Compression: Give your feet support, especially when doing activities that might cause more inflammation. You can use compression socks or a bandage around the arch and heel. You should be able to stick three fingers between the bandage and your skin to maintain adequate circulation. If your foot starts to throb, loosen the compression bandage.

Elevation: Put your feet up higher than the level of your heart and relax. Inflammation can cause swelling in your feet. This encourages blood to return to your upper body.

Plantar Fasciitis Treatment
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Home Remedies

Bed Stretch: Sometimes, a gentle stretch can get you through temporary cases of plantar fasciitis. You can try a stretch before getting out of bed by holding your heel with one hand and using the other hand to gently push your toes up and back. Hold for 10 seconds, relax, and repeat several times. By doing this before you get out of bed, you can limit the pain in those first few steps.

Wall Stretch: Another option is to stretch against a wall. Put your heel on the ground close enough to the wall that the ball of your foot and toes rest on the wall, then lean forward, stretching your calf and plantar fascia.

Rolling Stretch: You can also roll a ball or frozen water bottle under your foot to massage and stretch the fascia.

Tissue Trick: Sometimes plantar fasciitis is caused or exacerbated because it’s compensating for weaker surrounding muscles. A way to strengthen the little muscles in your feet is to pick up a tissue from the ground with your toes. Over time, the muscles will support the foot’s structure better.

Medicine: Over-the-counter anti-inflammatories like Advil (Ibuprofen) or Aleve (Naproxen) will help relieve symptoms.

Shoes: While your feet heal, it can help to wear orthotic shoes with well-cushioned soles to relieve the impact pressure on the heel and midfoot.

Plantar Fasciitis Treatment in Mesquite, Nevada, and St. George, UT

There are a number of different techniques you can pursue to get relief from your plantar fasciitis. However, people with moderate to severe fasciitis may not find enough relief without seeking a plantar fasciitis specialist. Here’s a closer look at some of the treatments you can expect from leading plantar fasciitis podiatrists in Mesquite or St. George:

  • Physical Therapy: A specialist can give you specific exercises to strengthen the lower leg muscles so they better support the foot structure when you walk. Tight calves and weak foot muscles can put too much strain on the plantar fascia. The doctor can give you other stretches to loosen the fascia when it gets tight and teach you how to use athletic tape.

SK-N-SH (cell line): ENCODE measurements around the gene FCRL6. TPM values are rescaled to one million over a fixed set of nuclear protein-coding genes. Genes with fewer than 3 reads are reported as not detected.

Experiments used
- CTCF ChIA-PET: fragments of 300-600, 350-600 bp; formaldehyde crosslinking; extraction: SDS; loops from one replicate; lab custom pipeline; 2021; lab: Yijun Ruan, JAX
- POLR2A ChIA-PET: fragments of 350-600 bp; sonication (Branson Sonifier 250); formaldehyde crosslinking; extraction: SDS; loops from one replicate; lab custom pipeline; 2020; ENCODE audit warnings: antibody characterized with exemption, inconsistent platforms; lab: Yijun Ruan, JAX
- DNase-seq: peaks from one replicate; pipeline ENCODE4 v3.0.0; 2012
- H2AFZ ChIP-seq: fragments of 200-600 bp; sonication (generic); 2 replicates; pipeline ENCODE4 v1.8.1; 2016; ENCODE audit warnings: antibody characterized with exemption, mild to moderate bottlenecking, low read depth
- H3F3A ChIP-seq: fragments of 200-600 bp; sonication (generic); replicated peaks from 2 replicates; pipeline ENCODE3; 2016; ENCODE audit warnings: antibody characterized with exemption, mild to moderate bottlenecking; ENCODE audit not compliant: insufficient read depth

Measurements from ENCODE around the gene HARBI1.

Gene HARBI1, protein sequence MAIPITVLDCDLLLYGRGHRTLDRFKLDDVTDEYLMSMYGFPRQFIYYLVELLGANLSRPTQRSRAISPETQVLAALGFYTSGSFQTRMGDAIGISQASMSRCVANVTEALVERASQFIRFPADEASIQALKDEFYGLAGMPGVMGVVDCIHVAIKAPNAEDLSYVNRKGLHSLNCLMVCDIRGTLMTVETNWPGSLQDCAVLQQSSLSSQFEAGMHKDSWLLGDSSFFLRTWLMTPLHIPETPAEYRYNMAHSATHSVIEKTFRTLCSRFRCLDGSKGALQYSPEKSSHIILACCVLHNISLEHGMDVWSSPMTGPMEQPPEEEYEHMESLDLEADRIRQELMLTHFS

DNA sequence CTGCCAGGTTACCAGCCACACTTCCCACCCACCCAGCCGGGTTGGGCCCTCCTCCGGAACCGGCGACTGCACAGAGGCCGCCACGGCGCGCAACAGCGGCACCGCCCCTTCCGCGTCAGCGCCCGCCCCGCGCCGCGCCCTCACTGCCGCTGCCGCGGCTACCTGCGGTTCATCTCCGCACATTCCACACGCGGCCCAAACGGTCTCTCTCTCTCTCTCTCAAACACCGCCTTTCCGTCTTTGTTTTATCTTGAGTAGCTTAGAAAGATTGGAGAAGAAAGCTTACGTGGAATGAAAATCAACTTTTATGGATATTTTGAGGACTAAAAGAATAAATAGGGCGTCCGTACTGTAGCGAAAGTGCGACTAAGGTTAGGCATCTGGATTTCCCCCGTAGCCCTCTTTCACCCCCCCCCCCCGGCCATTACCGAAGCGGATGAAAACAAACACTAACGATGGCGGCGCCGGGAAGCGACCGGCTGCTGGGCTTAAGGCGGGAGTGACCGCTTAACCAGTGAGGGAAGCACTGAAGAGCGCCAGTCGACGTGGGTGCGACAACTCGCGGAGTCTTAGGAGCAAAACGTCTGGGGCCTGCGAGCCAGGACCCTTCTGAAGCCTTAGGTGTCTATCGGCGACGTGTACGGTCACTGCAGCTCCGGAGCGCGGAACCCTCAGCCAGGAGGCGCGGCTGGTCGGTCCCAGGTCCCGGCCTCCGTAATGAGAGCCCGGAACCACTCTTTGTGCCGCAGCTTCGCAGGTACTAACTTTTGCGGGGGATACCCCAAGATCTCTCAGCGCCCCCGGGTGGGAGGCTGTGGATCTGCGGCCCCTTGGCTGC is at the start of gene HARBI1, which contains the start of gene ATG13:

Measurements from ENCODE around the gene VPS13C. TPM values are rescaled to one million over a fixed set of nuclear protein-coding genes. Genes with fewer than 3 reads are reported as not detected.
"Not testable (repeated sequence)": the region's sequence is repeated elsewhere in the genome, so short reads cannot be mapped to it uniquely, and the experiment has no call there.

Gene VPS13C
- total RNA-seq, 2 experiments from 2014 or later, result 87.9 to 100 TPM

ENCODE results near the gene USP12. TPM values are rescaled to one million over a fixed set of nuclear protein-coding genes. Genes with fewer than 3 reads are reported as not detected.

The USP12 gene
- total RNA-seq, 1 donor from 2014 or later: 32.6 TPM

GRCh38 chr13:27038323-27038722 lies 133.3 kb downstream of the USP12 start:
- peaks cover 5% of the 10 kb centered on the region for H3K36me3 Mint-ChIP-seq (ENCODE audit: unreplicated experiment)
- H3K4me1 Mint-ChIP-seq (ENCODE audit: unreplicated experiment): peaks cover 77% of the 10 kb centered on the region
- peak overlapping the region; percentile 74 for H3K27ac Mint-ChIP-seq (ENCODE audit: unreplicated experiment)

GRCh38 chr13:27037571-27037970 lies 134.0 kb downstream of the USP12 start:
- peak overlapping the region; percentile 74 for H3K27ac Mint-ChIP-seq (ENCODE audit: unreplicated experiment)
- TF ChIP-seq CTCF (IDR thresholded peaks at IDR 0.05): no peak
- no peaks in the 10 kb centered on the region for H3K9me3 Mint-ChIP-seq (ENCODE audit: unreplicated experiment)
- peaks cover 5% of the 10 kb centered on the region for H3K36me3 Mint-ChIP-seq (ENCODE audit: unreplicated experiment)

• Orthotics: Your podiatrist can recommend specific inserts or custom orthotics to better support your foot. You need the right balance of space and support to lessen the strain on your feet, and sometimes, it’s hard to find that balance going to a regular shoe store.
  • Night Splints: Since the fascia tends to tighten overnight in a relaxed position, splints keep your feet immobilized in a position that lengthens the Achilles tendons and the fascia. You’ll have less pain in the morning.
  • Adaptive Equipment: As a temporary measure, your podiatrist may recommend a walking boot, walker, crutches, or cane. You’ll put less weight on your foot with assistance.
  • Steroid Injection: By injecting a steroid into the inflamed tissue, it can calm the inflammation and ease pain temporarily while you work on other therapies for lasting relief.
  • Platelet-Rich Plasma Injection: In your blood, you have plasma (liquid), red cells (transport nutrients and oxygen throughout the body), white cells (protect the body from disease and infection), and platelets (sticky cells that form barriers and stop your body from bleeding). When the medical team separates your blood in a centrifuge, they take plasma and platelets out and cycle the rest of the blood back into your body. The platelets contain growth hormones that encourage rapid healing in several bodily systems. Platelet-rich plasma has been used to help with sports injuries, especially injuries that typically take a long time to heal, like tendons and ligaments. They inject the platelet-rich plasma at the site of a tear in the fascia or some other site of injury to encourage healing.
  • Sound Wave Therapy: For those with chronic pain, your podiatrist may recommend something called extracorporeal shock wave plantar fasciitis treatment. Basically, they direct sound waves at the bottoms of your feet to stimulate healing.